When I was in University, I first came across Blaise Pascal’s God-Shaped Vacuum theory. He states that
“There is a God shaped vacuum in the heart of every man which cannot be filled by any created thing, but only by God, the Creator, made known through Jesus.”

I loved this statement because it resonates within me. Jesus fills something that can’t be filled by anything else. And I have long felt that some of the real brokenness within humanity – addiction, greed, ambition (in a bad way) – stems from an attempt to find something other than Jesus to fill that vacuum within the heart.

Maybe you are well acquainted with that yearning for something unnamable. If you are, perhaps it is time to see if Jesus is that for which what you have been searching. If you already know that he is that something, then I encourage you to spend some of your time during Lent reflecting on what that means. There is so much to be thankful for as we continue the journey of faith.

I pray that from his glorious, unlimited resources he will empower you with inner strength through his Spirit. Then Christ will make his home in your hearts as you trust in him. Your roots will grow down into God’s love and keep you strong.
Ephesians 3:16, 17 NLT


In some ways, my journey of faith began before I was born. My mother has always told me that I was happiest in the womb when we were in worship.

I grew up the daughter of a minister. And though I never expected it, I became a minister myself. All of my life I have heard the stories of Jesus and been surrounded by conversations of faith.

In some ways, my journey of faith has no beginning…or at least, no beginning that I can pin down or remember or claim. But I do know the moment that my journey became my own. The moment in which I chose to live a life of faith. I was in university. And though these are not the exact words, I prayed a prayer that sounded an awful lot like this:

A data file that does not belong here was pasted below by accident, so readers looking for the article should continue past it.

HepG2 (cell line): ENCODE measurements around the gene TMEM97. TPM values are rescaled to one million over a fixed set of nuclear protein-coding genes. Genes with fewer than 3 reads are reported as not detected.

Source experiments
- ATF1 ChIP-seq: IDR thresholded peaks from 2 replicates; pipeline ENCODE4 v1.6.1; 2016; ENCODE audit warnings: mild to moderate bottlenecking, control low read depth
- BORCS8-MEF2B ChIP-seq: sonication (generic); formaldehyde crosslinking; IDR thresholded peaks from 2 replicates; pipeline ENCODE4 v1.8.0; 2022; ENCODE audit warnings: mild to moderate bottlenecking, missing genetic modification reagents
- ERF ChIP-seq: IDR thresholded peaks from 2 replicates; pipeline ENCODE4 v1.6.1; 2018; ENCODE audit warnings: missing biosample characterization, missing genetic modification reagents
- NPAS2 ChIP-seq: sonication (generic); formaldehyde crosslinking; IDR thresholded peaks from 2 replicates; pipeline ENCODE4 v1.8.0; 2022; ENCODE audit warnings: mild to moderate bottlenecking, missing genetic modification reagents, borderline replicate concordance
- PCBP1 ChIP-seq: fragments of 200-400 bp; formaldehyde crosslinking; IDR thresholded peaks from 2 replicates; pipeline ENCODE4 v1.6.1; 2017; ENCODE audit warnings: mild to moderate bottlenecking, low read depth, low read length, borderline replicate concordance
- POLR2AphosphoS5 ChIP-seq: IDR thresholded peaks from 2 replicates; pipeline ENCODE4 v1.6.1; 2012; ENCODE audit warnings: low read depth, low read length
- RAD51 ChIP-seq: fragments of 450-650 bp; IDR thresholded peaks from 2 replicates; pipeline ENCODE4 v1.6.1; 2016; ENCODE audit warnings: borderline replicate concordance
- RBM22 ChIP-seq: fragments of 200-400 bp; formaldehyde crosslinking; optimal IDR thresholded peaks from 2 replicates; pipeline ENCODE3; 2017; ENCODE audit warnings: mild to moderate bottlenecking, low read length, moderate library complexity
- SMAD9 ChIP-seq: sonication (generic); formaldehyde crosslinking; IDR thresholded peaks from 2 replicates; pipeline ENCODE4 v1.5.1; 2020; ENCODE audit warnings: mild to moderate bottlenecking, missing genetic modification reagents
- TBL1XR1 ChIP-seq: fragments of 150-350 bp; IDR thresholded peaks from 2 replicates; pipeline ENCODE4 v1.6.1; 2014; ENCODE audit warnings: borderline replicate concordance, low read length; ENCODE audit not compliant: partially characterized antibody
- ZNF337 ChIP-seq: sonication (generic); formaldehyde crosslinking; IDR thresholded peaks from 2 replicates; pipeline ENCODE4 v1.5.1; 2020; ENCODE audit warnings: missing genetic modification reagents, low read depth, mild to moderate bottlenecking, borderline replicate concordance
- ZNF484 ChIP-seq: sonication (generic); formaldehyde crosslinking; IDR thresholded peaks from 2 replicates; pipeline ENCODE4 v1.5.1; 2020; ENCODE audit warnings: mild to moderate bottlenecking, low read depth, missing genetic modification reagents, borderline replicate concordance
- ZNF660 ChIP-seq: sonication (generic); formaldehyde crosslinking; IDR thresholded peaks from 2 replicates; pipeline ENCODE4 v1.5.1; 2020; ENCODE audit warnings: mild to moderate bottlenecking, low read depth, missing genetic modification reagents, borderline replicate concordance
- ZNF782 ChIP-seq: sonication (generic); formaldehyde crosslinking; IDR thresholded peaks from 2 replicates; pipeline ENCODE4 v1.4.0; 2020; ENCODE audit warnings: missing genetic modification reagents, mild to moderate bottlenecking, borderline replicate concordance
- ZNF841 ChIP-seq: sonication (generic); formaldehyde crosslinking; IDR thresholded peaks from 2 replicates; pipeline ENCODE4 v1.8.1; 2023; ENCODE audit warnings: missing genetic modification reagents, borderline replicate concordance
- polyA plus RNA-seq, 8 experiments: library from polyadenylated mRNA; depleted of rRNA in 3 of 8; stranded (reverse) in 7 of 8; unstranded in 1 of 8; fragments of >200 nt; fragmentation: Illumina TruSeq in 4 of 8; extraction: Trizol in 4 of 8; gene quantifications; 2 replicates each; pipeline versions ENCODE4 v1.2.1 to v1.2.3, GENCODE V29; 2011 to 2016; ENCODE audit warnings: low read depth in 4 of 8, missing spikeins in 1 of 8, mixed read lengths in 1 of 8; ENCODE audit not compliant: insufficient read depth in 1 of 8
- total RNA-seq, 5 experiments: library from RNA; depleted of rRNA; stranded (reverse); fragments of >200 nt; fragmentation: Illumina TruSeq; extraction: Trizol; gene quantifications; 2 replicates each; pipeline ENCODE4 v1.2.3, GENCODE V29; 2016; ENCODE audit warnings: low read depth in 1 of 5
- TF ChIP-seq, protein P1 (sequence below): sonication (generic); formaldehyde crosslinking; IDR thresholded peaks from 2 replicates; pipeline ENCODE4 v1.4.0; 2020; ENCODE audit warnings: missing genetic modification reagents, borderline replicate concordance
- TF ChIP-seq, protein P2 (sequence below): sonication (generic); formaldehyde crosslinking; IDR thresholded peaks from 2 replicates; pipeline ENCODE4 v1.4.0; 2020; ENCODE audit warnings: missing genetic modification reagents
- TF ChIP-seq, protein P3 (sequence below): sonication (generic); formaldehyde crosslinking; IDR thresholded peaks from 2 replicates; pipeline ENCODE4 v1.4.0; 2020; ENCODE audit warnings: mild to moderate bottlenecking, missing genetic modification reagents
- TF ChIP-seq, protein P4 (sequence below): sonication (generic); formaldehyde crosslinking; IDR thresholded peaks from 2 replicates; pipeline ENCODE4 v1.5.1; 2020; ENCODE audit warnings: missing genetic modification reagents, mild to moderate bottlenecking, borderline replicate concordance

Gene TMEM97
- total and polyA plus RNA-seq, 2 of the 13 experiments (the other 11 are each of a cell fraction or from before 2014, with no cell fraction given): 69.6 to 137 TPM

And the most wonderful thing, is that ever since that moment, God has been leading me. Some of the places He has lead me have been unexpected, some of them have been difficult. But most of them have been absolutely wonderful. And I wouldn’t give back one single step of the journey.

May you pray a prayer like this one. May you know what it is to follow God into unexpected places and discover things about Him and about yourself – bout the person He made you to be. And may you know that because God is leading you, you need never regret one single step of the journey.

Your ears shall hear a word behind you, saying, “This is the way, walk in it,” Whenever you turn to the right hand Or whenever you turn to the left.
Isaiah 30:21 NKJV

What I don’t know…


At our Bible Study at St. A’s this morning, I made a remark about the fact that I must be growing up, because more and more these days I recognize what I don’t know.

When I was younger (my congregation is quite convinced that I am still “younger,” God bless them!) I seemed to know exactly where I stood in my faith. You could raise almost any issue with me and I would tell you what I thought. I look back and realize how sure I was about everything.

Now, don’t get me wrong there are still things I am absolutely sure of: that Jesus is the only begotten Son of God, that he died for the sins of humanity (including mine), that he rose again on the third day, breaking the bonds of sin and death forever, that those who put their trust in him are forgiven and made new (including me), that those who put their trust in him are given eternal life. My faith is strong and I know whom I have believed.

But as our study group looks at the different characters in the crucifixion narrative, I find I have a whole lot of questions. Many more questions than answers. Why did Judas betray? What was Peter thinking as he denied…or was he thinking at all? Why couldn’t Caiaphas and the other priests, who should have been well acquainted with holiness, recognize the holiness of Jesus? What were Pilate’s motivations?

I realize there is an awful lot I don’t know. And that’s not a bad thing. Jesus taught in parables that were open for interpretation. He left space for us to not get it (even his disciples were good at that). He left space for questions and wondering.

During the season of Lent, may you wonder. May you question. May you find that you are ok with not knowing everything.

“Can you search out the deep things of God? Can you find out the limits of the Almighty?